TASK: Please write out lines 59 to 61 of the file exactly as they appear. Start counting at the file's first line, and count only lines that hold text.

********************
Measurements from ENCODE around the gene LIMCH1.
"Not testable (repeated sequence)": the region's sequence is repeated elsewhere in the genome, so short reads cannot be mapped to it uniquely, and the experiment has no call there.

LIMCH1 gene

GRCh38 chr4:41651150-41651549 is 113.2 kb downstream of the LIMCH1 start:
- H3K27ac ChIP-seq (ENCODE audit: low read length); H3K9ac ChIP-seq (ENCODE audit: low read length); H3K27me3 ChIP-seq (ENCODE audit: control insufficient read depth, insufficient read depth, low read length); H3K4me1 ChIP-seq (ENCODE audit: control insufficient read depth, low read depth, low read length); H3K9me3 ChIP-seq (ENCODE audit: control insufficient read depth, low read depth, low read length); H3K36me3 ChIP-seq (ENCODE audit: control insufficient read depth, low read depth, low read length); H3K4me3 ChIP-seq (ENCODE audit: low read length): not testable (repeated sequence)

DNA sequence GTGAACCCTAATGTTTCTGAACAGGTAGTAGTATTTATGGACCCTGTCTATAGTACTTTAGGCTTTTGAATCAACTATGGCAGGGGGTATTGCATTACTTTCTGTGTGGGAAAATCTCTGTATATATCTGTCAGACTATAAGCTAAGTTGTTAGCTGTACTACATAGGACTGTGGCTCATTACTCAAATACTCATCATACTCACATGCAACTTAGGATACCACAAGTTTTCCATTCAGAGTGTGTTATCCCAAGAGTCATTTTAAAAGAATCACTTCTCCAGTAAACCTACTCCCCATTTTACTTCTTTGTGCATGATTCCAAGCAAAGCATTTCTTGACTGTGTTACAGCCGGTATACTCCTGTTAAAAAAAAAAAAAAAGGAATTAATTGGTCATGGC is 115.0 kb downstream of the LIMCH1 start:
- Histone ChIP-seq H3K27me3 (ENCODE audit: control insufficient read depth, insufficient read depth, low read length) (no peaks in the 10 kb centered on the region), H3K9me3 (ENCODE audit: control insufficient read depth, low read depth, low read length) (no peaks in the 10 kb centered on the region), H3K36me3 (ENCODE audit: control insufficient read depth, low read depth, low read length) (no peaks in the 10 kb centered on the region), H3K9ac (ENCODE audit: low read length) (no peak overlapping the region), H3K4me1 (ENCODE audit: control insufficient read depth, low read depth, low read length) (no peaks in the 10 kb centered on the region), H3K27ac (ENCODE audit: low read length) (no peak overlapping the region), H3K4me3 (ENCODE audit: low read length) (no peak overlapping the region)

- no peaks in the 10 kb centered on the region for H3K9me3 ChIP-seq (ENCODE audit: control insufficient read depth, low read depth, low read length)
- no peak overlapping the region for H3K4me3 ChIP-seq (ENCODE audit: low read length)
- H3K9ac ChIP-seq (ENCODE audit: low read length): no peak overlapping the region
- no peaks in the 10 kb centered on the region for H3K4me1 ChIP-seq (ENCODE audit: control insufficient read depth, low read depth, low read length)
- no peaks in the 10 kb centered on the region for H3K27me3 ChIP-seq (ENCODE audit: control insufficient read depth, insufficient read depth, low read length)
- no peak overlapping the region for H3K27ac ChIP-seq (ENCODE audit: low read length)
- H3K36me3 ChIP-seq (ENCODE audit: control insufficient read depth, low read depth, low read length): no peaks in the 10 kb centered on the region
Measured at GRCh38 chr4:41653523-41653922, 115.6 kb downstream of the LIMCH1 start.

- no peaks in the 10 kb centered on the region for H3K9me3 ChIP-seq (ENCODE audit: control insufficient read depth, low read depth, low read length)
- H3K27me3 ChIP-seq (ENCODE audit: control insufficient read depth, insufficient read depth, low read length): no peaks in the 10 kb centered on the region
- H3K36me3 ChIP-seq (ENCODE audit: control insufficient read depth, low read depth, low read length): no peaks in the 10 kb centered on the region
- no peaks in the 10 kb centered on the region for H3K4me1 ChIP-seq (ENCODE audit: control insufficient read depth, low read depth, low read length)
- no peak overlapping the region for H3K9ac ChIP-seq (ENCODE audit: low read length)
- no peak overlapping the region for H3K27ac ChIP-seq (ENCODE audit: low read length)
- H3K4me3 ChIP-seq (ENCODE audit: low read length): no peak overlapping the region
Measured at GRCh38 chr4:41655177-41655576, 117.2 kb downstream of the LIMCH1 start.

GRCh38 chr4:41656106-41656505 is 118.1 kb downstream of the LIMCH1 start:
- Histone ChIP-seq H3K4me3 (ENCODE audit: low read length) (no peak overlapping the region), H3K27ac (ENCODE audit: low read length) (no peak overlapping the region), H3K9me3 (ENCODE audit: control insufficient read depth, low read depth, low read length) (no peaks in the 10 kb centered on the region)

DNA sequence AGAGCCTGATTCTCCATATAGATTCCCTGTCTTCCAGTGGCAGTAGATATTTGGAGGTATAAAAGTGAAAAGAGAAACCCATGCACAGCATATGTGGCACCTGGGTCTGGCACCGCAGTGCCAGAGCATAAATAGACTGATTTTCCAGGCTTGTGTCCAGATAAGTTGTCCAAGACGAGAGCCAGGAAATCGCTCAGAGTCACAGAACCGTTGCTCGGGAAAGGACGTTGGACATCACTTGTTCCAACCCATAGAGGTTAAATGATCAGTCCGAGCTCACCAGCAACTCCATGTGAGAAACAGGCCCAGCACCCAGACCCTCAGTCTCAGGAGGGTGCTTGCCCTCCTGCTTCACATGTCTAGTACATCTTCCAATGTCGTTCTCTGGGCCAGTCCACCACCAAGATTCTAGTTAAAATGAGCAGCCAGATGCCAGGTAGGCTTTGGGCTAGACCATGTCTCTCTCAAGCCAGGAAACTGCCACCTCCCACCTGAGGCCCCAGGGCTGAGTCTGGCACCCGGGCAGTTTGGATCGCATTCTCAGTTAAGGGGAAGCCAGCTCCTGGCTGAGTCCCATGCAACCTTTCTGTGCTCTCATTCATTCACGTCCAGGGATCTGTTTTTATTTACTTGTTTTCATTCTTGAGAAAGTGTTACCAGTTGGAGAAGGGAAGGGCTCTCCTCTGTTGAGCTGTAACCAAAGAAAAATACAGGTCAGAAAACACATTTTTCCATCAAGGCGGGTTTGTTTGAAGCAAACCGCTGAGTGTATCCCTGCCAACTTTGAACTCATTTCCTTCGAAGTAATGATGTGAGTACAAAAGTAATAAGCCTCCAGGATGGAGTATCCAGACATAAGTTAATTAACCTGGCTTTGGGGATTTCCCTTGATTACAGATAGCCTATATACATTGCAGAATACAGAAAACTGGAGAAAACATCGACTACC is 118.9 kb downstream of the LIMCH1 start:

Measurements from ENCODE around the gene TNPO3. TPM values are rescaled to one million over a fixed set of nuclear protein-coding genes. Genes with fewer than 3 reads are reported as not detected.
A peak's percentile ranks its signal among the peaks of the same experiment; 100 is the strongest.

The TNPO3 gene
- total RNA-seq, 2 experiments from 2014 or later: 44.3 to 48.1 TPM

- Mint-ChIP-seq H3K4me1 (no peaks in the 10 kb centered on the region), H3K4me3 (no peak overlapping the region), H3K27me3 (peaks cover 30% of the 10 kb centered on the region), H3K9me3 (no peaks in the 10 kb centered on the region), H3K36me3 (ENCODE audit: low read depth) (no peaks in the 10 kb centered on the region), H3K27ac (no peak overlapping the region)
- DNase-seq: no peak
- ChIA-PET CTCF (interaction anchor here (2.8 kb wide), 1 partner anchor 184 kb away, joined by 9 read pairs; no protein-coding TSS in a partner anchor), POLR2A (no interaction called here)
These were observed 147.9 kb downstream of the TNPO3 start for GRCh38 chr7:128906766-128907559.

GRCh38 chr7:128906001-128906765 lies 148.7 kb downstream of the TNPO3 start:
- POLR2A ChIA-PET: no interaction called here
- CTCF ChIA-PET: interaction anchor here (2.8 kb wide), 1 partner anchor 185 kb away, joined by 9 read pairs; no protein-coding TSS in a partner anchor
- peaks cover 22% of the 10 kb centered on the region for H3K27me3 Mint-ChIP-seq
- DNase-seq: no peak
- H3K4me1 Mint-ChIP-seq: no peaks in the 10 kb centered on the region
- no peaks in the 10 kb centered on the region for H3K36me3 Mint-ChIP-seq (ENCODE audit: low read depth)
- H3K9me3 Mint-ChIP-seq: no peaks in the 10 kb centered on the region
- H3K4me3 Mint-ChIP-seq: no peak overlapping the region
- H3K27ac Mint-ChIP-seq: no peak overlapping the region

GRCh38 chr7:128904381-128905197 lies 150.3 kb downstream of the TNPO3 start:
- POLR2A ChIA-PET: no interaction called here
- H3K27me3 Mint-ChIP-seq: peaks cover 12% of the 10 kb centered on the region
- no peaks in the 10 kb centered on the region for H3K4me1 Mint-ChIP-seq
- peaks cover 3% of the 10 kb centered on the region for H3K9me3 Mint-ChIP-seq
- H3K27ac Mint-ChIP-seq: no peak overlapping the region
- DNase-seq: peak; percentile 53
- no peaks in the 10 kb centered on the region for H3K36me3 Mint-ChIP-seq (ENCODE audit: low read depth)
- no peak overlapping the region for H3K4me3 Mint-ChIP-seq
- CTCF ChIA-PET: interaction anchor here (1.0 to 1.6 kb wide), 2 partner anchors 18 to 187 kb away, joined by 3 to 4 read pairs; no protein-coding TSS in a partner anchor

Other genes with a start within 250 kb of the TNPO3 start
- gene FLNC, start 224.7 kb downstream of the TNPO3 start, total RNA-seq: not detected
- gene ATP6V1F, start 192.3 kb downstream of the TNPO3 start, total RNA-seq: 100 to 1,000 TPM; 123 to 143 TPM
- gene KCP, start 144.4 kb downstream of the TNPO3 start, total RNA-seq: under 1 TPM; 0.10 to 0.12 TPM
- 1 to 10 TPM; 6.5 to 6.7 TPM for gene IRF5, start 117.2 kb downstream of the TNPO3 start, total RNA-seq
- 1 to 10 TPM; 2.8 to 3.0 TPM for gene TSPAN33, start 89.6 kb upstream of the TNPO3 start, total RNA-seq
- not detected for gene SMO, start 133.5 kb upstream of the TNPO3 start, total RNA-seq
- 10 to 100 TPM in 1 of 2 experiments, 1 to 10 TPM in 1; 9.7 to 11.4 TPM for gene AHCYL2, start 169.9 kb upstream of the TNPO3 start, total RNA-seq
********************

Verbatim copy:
- 1 to 10 TPM; 6.5 to 6.7 TPM for gene IRF5, start 117.2 kb downstream of the TNPO3 start, total RNA-seq
- 1 to 10 TPM; 2.8 to 3.0 TPM for gene TSPAN33, start 89.6 kb upstream of the TNPO3 start, total RNA-seq
- not detected for gene SMO, start 133.5 kb upstream of the TNPO3 start, total RNA-seq